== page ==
Canon Blue - Colonies

Jay Mansfield 29/09/2007

Based in the state of Virginia, Canon Blue's Daniel James (he is the sole member) had previously been resident for a short period of time in New Orleans. However, a traumatic period of his life saw him move back to his hometown, and his malaise reached a nadir with the Hurricane Katrina derived floods that swept through New Orleans in August of 2005. James' resultant musical output mirrored that catastrophic flow of water, and soon the album Colonies had taken shape.

Listing Tom Waits, Serge Gainsbourg and Ennio Morricone among his influences, Colonies instead sounds more informed by the work of Boards of Canada and Bjork. And, although not explicitly mentioned as a guiding light, latter day Radiohead, and especially Thom Yorke's solo album The Eraser, seem to provide James' strongest inspiration. Indeed, the album is mastered by sometime Radiohead & Thom Yorke remixer Cristian Vogel. Not that that's entirely pertinent, but it gives you some idea of what kind of sound James is aiming for.

It also creates the impression that Colonies is an album of overtly electronic music, of pieces composed on and for electronic instruments. It's not really the case, and it seems that James' songs don't really suit the clothes they're dressed up in. Gentle, traditional acoustic ballads are garnished with furious cymbal rushes, synthesizers and other burbling accoutrements, and it doesn't feel quite right. 'Pale Horse' manages to wrestle free of its underwhelming production, but it's not until the midsection of 'Sea Monsters' and the Sufjan Steven-like 'Target Practice' that the instrumentation falls into equilibrium with the tender and reflective song-writing underneath it all. It's no surprise that this pair are the twin highlights of the album.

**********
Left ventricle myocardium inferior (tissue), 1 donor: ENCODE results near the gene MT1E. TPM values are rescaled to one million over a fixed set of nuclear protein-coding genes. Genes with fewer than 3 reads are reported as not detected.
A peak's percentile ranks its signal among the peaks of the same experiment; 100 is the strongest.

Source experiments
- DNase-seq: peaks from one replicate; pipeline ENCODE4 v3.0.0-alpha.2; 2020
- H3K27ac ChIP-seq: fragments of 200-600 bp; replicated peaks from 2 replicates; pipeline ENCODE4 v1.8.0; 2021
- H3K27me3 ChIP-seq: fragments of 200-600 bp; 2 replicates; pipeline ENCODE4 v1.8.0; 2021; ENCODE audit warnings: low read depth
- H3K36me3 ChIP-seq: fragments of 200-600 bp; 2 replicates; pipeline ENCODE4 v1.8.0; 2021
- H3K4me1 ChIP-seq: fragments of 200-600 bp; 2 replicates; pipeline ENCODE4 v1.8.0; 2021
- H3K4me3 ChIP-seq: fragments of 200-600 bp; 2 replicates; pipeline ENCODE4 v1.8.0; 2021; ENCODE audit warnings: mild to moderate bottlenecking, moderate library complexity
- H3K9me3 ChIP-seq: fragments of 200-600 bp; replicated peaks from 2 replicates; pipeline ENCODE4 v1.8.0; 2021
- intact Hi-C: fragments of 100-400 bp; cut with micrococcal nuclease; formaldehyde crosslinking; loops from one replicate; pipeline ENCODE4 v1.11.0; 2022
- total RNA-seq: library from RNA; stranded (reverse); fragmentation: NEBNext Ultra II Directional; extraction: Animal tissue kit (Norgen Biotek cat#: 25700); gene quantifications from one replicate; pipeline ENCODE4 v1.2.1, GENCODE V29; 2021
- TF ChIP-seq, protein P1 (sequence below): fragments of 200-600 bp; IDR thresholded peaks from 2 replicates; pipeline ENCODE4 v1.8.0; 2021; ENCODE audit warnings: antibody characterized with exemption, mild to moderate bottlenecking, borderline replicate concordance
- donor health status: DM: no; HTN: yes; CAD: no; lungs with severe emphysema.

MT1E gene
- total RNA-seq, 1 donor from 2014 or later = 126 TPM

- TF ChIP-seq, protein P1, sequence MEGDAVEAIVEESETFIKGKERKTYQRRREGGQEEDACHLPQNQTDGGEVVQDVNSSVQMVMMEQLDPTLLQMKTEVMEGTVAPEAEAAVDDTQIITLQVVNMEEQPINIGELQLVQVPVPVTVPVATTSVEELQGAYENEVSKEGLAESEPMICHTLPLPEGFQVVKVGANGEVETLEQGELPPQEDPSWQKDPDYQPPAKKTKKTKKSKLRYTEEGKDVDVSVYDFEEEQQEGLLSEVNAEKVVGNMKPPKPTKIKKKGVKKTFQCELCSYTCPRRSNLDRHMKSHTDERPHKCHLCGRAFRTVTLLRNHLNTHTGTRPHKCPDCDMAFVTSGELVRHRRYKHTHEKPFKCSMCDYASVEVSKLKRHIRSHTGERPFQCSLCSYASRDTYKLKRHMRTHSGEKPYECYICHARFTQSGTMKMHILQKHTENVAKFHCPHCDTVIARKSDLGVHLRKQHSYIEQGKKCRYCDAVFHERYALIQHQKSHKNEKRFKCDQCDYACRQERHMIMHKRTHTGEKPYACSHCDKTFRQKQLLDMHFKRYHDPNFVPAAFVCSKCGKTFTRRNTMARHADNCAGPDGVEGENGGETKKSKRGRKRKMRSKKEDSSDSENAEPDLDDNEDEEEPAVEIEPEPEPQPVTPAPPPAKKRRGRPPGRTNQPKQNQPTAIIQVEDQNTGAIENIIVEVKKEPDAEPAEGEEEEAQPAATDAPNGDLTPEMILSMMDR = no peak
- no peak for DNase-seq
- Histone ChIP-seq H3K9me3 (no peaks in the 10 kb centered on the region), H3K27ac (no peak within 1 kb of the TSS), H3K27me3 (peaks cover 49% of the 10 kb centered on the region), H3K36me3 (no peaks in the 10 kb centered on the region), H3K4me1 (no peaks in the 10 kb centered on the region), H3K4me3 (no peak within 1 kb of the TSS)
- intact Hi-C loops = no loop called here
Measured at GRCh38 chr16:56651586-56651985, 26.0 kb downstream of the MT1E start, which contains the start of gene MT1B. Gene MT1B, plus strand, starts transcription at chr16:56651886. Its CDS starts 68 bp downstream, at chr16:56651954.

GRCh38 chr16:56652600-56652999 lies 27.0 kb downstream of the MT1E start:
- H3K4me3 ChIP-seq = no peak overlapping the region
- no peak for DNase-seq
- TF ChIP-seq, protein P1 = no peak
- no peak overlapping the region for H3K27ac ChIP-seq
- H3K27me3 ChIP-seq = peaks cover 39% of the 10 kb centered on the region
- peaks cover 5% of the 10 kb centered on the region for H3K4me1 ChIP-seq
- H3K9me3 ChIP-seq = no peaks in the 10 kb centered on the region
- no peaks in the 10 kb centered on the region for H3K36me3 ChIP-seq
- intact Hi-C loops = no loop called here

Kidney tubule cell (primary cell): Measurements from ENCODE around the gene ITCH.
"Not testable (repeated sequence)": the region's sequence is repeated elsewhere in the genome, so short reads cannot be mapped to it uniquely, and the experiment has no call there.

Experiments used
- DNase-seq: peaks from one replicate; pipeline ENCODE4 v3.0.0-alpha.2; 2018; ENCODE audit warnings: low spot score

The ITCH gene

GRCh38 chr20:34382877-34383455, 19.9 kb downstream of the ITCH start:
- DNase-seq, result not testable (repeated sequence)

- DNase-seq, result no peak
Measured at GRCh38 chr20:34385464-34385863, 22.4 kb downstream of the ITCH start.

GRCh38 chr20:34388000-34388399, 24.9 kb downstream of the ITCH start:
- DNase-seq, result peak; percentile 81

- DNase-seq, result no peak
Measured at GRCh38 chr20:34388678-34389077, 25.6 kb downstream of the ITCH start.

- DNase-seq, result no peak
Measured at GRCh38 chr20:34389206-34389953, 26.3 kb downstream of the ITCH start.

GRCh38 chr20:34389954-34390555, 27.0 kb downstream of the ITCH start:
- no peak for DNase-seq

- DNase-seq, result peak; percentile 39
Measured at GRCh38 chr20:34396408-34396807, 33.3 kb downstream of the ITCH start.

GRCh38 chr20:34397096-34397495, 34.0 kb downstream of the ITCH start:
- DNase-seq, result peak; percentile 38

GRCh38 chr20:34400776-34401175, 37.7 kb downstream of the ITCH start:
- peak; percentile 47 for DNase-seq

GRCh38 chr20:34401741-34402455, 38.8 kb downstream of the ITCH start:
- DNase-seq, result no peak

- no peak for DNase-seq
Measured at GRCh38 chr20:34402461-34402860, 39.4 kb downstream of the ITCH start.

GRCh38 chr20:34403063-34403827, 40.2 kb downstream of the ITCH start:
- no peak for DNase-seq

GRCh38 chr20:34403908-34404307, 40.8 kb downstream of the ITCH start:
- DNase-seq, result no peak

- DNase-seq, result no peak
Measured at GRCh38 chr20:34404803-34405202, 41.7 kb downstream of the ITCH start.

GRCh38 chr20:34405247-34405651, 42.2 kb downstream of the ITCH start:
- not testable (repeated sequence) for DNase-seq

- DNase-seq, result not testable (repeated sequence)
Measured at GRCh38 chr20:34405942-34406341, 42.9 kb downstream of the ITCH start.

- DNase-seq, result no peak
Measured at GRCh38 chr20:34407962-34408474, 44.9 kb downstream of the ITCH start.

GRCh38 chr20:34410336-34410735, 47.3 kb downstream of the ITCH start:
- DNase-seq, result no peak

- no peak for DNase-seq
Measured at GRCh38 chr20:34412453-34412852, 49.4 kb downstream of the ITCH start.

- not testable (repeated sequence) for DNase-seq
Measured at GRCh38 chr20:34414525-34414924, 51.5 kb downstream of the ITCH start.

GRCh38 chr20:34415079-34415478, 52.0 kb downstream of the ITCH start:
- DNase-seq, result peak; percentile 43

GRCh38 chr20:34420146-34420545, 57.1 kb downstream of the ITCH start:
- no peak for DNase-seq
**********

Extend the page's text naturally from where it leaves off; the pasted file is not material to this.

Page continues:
The remainder of the LP's second half continues in a markedly more refrained manner, but nothing else hits the target with any satisfaction, and the album concludes with the flat 'Baptesme'. A couple of tracks earlier, and the second part of 'Mother Tongue' had seen Jones' escaping from the dynamic straitjacket he seems bound by, only to find he can't get away from the ghost of Radiohead; it sounds in parts remarkably like 'Packt Like Sardines In A Crushd Tin Box'.